Great white shark "Mary Lee" is tagged by scientist Dr. Nick Whitney (second from left) during a joint expedition led by OCEARCH and including researchers from the Massachusetts Division of Marine Fisheries and Mote Marine Laboratory. Photo by Caroline Nurse/OCEARCH.

Shark makes waves across social media with Twitter account

While Mary Lee the shark continues to ping across the Atlantic Ocean, the Wilmington resident who runs a popular Twitter account about her is swimming in a sea of new followers.

The account @MaryLeeShark, with more than 81,000 followers, has become a hit among shark fans on social media. The account holder, who asked to remain anonymous, said it's increased by 60,000 followers in the past month.

"She had been sitting off the coast of Savannah for a long time," Mary Lee's Twitter handler said. "She started moving, getting the attention of the media. As soon as she got off the coast of New Jersey, it got insane. It went from 15,000 to 75,000 very quickly."

Mary Lee, first recognized in September 2012 off the coast of Cape Cod, Mass., was the second great white shark tagged by OCEARCH, a research organization that tracks sharks' movements. Soon after, Mary Lee pinged off the coast of Wilmington, and @MaryLeeShark was created. It had a gradual following until recently.

With Internet fame comes great responsibility, though. Mary Lee's Twitter owner checks the shark's location each morning and panders to hundreds of mentions each day, all while trying not to let it become a distraction from the handler's paying job.

Still, the added recognition means the handler spends an estimated four hours each day on Twitter. It's become large enough that a member of the social media team from OCEARCH occasionally helps out.

"Every once in a while, I've got to check in," the handler said. "I don't take a smoke break, so I take a Twitter break. I'll get 500-600 notifications in an hour. When I get a chance, I'll jump in and respond."

The account is known for humor and sarcasm, which breeds popularity in the snark-filled waters of Twitter. People tweet at Mary Lee asking her to stay away from vacation destinations, wondering about favorite meals or even accusing her of an affair.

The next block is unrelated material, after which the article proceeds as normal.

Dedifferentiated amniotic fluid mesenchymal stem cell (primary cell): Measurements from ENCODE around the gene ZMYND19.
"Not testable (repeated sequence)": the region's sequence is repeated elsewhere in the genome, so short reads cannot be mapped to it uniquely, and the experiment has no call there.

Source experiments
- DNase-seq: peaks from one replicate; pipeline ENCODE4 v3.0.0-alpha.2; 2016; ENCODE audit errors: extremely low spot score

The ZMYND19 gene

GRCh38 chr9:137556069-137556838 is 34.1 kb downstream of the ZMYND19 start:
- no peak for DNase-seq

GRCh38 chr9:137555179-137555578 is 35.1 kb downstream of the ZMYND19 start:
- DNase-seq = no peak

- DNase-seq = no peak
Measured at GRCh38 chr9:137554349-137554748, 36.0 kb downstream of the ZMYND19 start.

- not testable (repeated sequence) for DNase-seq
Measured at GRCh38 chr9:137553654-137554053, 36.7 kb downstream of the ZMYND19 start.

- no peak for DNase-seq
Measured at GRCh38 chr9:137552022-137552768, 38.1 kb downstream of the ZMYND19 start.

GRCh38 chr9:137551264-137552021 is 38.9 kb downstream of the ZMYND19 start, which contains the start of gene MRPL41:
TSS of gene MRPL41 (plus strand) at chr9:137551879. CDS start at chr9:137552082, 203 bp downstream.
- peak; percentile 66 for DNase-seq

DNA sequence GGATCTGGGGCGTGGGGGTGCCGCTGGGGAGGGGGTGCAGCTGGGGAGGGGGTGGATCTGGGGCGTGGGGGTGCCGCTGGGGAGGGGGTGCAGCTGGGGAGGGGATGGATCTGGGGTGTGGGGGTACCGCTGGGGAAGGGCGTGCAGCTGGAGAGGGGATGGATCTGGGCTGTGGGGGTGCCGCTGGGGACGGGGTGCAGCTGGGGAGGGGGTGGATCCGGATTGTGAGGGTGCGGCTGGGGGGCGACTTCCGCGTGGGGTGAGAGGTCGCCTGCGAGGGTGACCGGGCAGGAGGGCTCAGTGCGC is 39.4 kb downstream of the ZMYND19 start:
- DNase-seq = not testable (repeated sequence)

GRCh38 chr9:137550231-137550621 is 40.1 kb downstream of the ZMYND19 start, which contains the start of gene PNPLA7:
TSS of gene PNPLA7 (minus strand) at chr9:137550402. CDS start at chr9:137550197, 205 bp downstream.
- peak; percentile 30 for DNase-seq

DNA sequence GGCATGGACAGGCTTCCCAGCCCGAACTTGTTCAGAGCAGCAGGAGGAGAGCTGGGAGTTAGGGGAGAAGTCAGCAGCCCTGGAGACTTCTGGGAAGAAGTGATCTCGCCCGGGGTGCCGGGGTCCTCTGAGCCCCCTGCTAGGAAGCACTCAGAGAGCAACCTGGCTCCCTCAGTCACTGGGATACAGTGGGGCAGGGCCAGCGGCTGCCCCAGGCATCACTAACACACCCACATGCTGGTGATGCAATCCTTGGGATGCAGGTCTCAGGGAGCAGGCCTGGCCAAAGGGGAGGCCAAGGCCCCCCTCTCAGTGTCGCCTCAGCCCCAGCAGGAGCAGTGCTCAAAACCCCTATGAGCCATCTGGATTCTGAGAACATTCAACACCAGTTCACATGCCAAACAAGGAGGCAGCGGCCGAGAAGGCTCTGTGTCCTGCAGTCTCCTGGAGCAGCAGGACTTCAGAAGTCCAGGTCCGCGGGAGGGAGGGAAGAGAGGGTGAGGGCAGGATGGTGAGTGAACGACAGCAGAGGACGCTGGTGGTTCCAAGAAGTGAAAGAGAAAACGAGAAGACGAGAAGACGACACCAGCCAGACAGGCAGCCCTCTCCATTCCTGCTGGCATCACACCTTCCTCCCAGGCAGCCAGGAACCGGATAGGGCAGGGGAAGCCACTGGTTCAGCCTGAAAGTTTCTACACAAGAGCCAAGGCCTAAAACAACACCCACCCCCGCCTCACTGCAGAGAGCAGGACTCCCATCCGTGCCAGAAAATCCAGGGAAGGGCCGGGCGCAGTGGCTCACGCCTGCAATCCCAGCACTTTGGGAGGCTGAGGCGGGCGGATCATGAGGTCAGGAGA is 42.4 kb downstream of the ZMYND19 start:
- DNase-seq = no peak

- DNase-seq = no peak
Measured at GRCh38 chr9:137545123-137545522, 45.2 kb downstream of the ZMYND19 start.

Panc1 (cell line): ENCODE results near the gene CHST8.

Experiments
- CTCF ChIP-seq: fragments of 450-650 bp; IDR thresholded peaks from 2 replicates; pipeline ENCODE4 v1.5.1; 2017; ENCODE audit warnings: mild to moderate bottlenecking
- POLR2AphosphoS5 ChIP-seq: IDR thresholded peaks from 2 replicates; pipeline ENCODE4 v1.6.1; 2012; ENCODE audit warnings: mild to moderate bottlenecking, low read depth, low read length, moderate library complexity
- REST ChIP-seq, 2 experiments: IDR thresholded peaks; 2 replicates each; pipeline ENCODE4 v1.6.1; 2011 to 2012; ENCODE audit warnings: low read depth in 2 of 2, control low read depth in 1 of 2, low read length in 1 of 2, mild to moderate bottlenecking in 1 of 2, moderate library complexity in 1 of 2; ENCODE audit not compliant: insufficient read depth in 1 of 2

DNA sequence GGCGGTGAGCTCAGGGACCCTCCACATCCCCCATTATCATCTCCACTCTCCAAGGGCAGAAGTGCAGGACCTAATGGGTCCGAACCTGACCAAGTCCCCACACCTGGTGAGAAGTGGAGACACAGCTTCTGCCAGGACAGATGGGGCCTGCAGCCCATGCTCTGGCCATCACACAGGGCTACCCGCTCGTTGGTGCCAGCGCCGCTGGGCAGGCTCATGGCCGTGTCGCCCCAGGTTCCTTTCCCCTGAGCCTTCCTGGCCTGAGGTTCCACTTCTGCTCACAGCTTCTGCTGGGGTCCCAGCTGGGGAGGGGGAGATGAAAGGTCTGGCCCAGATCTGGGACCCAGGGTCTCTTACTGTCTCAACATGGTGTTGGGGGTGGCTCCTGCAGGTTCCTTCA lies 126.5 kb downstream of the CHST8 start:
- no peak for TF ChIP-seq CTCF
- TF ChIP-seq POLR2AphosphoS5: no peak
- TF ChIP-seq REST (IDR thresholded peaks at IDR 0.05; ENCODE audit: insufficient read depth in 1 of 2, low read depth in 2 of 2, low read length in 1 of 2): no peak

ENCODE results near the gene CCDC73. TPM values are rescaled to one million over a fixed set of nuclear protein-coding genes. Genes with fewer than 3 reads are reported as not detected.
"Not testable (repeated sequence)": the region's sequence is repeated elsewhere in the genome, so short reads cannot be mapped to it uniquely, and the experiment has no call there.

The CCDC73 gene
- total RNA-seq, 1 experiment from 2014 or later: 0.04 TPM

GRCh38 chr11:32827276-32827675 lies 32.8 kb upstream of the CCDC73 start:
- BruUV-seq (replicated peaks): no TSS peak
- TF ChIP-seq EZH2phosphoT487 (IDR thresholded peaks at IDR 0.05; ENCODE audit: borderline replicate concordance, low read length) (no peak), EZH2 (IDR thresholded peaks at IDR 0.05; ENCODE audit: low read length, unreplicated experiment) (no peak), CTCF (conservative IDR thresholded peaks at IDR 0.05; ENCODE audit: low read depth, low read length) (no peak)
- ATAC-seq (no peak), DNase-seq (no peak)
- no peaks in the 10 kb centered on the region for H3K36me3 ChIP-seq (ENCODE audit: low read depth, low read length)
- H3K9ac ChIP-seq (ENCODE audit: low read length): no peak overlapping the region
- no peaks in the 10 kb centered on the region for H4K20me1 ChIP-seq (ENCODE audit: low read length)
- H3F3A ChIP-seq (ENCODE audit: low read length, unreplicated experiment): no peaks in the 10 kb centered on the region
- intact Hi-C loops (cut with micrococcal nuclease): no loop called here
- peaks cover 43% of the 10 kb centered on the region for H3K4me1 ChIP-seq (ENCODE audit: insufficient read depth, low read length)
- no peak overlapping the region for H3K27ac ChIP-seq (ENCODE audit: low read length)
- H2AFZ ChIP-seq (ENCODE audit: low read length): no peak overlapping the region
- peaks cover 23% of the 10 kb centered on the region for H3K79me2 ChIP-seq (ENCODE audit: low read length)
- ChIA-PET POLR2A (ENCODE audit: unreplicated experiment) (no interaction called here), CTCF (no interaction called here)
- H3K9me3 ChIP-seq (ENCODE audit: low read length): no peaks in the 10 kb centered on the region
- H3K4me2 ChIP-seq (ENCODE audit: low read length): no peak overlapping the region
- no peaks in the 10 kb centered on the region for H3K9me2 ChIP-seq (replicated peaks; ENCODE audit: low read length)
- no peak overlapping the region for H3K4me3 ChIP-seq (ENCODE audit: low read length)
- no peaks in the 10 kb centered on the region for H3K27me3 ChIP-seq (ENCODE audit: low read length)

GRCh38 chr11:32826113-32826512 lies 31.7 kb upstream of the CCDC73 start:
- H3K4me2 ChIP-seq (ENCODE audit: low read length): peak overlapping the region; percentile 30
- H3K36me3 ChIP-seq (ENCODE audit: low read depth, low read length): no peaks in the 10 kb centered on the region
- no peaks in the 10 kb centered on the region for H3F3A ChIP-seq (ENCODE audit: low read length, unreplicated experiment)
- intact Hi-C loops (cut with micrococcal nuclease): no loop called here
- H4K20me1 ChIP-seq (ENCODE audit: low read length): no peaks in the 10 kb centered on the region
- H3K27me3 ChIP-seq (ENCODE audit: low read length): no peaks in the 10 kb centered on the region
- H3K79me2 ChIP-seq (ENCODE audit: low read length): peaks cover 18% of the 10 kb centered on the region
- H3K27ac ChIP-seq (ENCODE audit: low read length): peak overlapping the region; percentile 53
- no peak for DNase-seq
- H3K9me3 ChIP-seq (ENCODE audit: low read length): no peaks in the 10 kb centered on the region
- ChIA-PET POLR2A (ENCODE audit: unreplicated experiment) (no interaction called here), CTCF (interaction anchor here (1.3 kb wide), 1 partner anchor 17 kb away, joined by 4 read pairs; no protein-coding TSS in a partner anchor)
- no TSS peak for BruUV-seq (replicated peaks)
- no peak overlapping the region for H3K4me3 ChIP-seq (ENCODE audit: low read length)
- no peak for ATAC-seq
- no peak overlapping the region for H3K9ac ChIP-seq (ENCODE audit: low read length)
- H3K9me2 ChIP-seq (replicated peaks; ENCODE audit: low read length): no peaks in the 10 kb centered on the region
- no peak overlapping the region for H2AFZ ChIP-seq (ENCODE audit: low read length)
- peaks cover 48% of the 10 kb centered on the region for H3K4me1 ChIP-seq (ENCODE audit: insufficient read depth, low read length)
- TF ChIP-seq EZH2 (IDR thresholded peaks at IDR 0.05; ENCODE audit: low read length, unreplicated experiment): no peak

One time someone was angry the account existed to make light of such possibly dangerous creatures as sharks, to which Mary Lee replied with her usual wit.

"There's always sharks in the ocean," the handler said. "Just because you see that a shark is tweeting, doesn't mean there are more sharks, and it doesn't change their behavior in any way. It's just a Twitter account."

The account did take a more somber tone recently, when three shark bites happened in Southeastern North Carolina over the span of a few days this month, causing two teenage victims to lose limbs.

Members of OCEARCH urged Mary Lee's Twitter handler not to post anything while the two June 14 bites at Oak Island were investigated. The user later re-tweeted an OCEARCH statement and posted Mary Lee's location -- far off the coast of South Carolina -- before resuming jovial banter.

"After OCEARCH came out with its statement, (I felt comfortable)," the user said. "I always try to be respectful of their position. Their scientists are doing real work. So I try to make sure I tip the hat to them as much as possible and be aware of their position but still have fun."

The excitement about the account has reached a point where the handler jokes about having become one with the shark's feelings. And how, exactly, would Mary Lee handle all the unwanted attention?

"I think her feelings would be hurt," the user said. "She's trying to do good by educating the public and raising awareness about sharks and replace that fear with facts. When people jump to the assumption she has something to do with (attacks), I think that would hurt her feelings and she would be very miffed and come looking for you." 

— Vince Nairn, Wilmington StarNews